Step Brothers

'Families is where our nation finds hope, where wings take dream.' George W. Bush When Dr. Robert Doback (Richard Jenkins, "The Visitor") spies Nancy Huff (Mary Steenburgen, "Marilyn Hotchkiss Ballroom Dancing & Charm School," "Honeydripper") in his lecture audience, it's love at first sight and they quickly discover they have much in common, including middle-aged sons who still live at home. After the two marry, Dale Doback (John C. Reilly, "Walk Hard: The Dewey Cox Story") is just as displeased as Brennan Huff (Will Ferrell, "Semi Pro") that the status quo is about to be shattered now that they are "Step Brothers."

Laura's Review: D+

The "Talladega Nights" team of Will Ferrell and director Adam McKay let their inner eight year-olds out with "Step Brothers" and the resulting movie is as much fun as being locked in a room with a pair of sexually precocious brats. Sure there is some fun to be had hearing Mary Steenburgen let rip with a string of four letter explitives and the film convinces of Oscar-talked Richard Jenkins's versatility, but there are exactly two scenes in "Step Brothers" featuring anything resembling comic inspiration and neither of them rests on the film's two stars. Brennan's a crybaby who gets picked on by Dale and the two decide they hate each other immediately. This leads to foul mouthed insult trading, territorial spats and general destruction of property. Things change when Brennan's younger brother Derek (Adam Scott, "Monster-in-Law," "Knocked Up") and his family come to visit. Brennan informs Dale that he hates his real brother even more than his step brother and retreats to Dale's tree house (we learn in a flash back that Brennan's big solo at a school show was disrupted by Derek and his friends yelling 'Brennan has a mangina'). In the family car, Derek is leading a family harmony, well trained daughter and son performing like champs in the back seat while zombie-like wife Alice (Kathryn Hahn, "Anchorman: The Legend of Ron Burgundy," TV's "Crossing Jordan') is chided for her flatness. Derek proceeds to charm Dale with name-dropping and flattery, but Dale recognizes him for what he is and punches him right in the fact. This causes him and Brennan to bond and Derek's wife to come onto him big time. But Derek's also offered to sell the Doback home for 30% over value to fulfill his stepdad's dream of sailing around the world with his new wife, so Dale and Brennan must face adult responsibility for the first time. There might have been a better movie observing the Huff brothers, because Adam Scott's Derek is funny and repulsive where Ferrell and Reilly generally are not. Sure, they get the arrested development thing down pat, but the sight of two fortyish guys getting beat up in a schoolyard by kids a quarter of their age just doesn't bring the belly laughs. Neither does Dale's rape in a restaurant bathroom nor Brennan's delusion that his shrink Denise (Andrea Savage, "The Grand") is his girlfriend. The film's final scene, where the boys, now behaving like grown-ups (more or less), are brought back together, just as mom and dad are (the two had split), is jolted by Jenkins, who reveals his own hilariously nonsensical loss of adolescence. He and Steenbergen also work the event name, the 'Catalina wine mixer,' for all its worth. Perhaps the intent was to satirize the recent romantic comedy trend of Peter Pan-like males by pushing the concept over the top, but whatever the reason, bratty, childish behavior just isn't funny, no matter how profanity-laden it is. Ferrell and Reilly may be good at it, but that doesn't make it worth watching.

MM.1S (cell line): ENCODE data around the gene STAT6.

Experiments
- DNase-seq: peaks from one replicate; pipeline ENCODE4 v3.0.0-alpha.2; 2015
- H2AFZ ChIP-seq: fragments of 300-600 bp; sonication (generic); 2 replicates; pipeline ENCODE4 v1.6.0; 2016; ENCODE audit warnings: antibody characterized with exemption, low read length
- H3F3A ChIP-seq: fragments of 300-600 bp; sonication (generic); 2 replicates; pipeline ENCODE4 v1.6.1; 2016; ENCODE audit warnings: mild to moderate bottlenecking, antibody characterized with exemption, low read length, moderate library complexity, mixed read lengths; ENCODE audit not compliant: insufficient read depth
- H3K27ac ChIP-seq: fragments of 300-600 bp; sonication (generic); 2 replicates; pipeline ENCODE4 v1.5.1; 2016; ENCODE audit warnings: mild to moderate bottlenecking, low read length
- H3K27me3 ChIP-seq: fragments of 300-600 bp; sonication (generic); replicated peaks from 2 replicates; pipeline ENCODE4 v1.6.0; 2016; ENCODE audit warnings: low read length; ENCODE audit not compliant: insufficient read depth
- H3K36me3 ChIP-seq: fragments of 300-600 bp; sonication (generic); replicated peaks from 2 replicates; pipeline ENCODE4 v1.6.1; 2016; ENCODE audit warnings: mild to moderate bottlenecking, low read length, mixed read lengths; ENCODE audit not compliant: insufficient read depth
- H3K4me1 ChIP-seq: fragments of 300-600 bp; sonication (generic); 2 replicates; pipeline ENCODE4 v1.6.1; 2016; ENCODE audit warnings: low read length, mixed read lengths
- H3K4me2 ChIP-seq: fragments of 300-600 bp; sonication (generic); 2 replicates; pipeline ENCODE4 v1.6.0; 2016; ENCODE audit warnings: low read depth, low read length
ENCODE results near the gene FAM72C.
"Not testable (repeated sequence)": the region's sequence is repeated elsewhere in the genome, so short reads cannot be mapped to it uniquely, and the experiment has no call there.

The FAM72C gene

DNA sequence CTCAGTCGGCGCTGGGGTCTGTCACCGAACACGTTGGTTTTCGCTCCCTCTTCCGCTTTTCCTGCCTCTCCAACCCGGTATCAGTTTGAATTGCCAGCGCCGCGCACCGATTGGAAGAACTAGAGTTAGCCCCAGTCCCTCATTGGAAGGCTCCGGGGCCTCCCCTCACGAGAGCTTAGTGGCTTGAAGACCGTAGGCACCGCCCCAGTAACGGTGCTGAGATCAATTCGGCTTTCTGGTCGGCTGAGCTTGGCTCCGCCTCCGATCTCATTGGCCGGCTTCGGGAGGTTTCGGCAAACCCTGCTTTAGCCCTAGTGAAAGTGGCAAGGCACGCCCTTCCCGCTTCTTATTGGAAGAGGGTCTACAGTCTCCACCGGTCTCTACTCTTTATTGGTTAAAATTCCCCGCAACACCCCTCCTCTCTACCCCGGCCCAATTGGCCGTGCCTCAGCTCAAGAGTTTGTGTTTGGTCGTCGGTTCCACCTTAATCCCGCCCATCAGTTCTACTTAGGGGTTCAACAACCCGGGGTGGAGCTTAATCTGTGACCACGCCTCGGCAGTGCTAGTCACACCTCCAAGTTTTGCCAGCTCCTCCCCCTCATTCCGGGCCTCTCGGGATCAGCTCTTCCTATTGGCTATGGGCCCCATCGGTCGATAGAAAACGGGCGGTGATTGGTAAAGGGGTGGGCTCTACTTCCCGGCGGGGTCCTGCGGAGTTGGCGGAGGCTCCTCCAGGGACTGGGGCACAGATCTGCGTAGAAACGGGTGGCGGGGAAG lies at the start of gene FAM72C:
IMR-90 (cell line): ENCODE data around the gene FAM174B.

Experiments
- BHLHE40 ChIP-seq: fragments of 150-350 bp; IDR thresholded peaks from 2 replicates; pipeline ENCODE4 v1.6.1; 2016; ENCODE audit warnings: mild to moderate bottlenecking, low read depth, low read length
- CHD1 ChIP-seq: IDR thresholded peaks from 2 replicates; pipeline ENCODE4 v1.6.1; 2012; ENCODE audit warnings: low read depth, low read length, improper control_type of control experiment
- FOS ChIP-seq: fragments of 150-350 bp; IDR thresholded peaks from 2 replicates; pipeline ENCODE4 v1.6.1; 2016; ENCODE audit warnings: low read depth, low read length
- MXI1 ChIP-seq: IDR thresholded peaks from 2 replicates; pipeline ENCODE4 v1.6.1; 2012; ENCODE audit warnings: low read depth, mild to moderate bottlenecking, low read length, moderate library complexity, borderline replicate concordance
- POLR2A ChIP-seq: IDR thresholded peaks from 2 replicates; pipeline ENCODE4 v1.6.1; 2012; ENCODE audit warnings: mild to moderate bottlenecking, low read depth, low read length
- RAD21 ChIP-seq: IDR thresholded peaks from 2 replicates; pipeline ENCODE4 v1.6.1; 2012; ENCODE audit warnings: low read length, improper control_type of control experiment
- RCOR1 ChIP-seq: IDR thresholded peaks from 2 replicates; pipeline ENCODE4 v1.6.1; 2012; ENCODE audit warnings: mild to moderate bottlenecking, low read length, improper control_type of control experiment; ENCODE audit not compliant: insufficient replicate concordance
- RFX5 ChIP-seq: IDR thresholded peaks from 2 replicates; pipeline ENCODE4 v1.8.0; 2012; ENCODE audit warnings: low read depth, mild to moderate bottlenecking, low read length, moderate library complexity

Robin's Review: DNS